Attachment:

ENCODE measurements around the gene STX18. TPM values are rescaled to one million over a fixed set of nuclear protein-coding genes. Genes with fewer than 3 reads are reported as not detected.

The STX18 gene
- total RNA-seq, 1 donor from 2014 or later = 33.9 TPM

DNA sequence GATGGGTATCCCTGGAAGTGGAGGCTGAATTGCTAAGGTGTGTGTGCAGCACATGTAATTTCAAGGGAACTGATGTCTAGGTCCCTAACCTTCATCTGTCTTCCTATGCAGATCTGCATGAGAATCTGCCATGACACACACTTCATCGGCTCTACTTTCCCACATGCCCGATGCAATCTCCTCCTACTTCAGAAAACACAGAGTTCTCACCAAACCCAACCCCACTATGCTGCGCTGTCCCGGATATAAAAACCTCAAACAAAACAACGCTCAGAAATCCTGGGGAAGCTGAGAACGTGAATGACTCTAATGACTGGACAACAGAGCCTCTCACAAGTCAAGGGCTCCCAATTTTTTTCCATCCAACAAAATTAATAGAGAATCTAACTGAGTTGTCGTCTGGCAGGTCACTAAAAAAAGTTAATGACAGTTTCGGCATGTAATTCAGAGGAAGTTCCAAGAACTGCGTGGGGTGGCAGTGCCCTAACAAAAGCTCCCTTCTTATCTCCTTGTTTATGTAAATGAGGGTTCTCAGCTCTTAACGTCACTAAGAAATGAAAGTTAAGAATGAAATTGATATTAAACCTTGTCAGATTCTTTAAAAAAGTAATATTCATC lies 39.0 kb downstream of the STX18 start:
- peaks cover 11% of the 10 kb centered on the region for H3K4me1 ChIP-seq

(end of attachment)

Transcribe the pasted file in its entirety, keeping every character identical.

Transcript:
ENCODE measurements around the gene STX18. TPM values are rescaled to one million over a fixed set of nuclear protein-coding genes. Genes with fewer than 3 reads are reported as not detected.

The STX18 gene
- total RNA-seq, 1 donor from 2014 or later = 33.9 TPM

DNA sequence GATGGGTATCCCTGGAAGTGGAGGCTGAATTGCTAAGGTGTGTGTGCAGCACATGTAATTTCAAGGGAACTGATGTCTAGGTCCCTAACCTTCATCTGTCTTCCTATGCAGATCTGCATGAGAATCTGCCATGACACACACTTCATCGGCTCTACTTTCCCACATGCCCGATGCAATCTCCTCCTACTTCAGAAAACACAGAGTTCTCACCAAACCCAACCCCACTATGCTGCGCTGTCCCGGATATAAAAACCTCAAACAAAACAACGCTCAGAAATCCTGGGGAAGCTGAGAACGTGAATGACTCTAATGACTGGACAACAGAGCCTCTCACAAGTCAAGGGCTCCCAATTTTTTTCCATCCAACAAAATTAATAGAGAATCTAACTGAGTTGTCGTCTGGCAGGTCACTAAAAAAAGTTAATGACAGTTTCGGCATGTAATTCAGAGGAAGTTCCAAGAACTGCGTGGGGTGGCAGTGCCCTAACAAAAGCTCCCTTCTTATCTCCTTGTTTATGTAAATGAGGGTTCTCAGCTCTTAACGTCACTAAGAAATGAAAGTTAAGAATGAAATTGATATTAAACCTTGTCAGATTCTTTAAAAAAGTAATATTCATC lies 39.0 kb downstream of the STX18 start:
- peaks cover 11% of the 10 kb centered on the region for H3K4me1 ChIP-seq